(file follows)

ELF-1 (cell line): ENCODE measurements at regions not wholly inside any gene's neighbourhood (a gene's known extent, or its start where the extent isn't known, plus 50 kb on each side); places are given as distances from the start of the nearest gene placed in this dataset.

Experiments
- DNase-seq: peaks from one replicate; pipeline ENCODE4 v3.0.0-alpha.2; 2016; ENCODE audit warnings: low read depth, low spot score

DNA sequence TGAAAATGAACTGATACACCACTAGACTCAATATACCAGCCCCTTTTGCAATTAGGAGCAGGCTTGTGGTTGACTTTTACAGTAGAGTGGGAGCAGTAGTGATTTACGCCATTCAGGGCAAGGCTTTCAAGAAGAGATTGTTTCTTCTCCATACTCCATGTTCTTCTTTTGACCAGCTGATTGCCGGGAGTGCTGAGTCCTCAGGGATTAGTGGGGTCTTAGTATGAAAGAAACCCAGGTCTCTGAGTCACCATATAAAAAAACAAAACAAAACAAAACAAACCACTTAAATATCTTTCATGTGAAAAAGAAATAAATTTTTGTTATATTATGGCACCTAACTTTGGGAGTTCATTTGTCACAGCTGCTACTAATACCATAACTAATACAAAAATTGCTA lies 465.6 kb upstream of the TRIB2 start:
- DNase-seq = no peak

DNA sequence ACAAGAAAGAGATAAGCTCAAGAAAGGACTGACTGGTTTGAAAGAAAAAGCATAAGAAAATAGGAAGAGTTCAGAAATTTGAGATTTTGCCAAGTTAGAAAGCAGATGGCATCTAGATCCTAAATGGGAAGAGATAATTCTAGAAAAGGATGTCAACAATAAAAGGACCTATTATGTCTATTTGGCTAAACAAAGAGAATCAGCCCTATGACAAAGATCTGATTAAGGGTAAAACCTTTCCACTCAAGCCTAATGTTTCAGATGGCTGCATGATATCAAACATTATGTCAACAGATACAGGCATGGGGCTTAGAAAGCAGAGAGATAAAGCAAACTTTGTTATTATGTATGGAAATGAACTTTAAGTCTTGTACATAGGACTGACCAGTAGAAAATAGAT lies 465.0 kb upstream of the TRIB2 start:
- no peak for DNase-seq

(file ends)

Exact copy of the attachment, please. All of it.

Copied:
ELF-1 (cell line): ENCODE measurements at regions not wholly inside any gene's neighbourhood (a gene's known extent, or its start where the extent isn't known, plus 50 kb on each side); places are given as distances from the start of the nearest gene placed in this dataset.

Experiments
- DNase-seq: peaks from one replicate; pipeline ENCODE4 v3.0.0-alpha.2; 2016; ENCODE audit warnings: low read depth, low spot score

DNA sequence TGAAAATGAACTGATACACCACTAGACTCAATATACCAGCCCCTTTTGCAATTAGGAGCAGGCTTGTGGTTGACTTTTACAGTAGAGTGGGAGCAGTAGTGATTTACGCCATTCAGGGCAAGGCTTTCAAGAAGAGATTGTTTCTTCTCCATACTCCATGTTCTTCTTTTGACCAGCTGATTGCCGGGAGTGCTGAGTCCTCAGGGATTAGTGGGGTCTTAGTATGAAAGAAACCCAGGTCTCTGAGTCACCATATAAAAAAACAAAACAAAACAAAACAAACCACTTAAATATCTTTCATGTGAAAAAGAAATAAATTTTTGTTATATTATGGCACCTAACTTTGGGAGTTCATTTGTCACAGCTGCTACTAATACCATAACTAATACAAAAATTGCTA lies 465.6 kb upstream of the TRIB2 start:
- DNase-seq = no peak

DNA sequence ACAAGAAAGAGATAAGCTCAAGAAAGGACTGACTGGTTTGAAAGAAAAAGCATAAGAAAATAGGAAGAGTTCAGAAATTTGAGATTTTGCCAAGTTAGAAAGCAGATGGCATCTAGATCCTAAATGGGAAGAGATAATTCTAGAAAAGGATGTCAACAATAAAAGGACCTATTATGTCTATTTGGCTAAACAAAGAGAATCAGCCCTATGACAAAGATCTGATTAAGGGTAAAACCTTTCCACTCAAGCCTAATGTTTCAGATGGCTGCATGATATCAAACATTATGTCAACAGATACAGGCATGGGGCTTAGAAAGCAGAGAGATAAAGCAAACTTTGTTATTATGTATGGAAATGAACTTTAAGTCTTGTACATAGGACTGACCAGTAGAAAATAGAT lies 465.0 kb upstream of the TRIB2 start:
- no peak for DNase-seq